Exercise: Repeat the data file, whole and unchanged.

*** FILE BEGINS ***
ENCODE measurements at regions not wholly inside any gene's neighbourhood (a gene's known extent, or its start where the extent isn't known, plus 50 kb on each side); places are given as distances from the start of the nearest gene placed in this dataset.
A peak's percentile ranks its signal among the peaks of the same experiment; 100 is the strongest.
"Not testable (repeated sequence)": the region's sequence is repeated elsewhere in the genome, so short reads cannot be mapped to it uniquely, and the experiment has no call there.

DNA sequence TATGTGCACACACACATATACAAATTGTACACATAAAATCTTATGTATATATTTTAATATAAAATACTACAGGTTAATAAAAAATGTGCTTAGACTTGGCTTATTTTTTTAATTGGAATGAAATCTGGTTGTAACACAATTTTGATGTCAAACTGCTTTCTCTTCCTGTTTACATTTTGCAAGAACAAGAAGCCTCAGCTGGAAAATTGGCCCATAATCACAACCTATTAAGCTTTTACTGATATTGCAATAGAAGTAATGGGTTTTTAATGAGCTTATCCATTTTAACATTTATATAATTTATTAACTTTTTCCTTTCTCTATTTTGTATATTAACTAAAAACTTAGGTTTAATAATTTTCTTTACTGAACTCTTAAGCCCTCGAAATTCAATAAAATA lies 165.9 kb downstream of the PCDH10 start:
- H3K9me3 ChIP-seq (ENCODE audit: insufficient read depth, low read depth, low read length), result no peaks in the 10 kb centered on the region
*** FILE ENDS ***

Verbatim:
ENCODE measurements at regions not wholly inside any gene's neighbourhood (a gene's known extent, or its start where the extent isn't known, plus 50 kb on each side); places are given as distances from the start of the nearest gene placed in this dataset.
A peak's percentile ranks its signal among the peaks of the same experiment; 100 is the strongest.
"Not testable (repeated sequence)": the region's sequence is repeated elsewhere in the genome, so short reads cannot be mapped to it uniquely, and the experiment has no call there.

DNA sequence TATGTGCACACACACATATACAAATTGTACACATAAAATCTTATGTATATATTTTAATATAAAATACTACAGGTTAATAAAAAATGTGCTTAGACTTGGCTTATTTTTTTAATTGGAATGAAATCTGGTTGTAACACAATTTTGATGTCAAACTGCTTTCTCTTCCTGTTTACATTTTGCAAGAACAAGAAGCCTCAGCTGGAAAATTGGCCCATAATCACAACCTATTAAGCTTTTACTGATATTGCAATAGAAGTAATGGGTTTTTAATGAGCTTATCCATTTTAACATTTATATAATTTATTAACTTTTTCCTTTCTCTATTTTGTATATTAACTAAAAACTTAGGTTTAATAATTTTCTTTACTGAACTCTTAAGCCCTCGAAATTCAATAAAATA lies 165.9 kb downstream of the PCDH10 start:
- H3K9me3 ChIP-seq (ENCODE audit: insufficient read depth, low read depth, low read length), result no peaks in the 10 kb centered on the region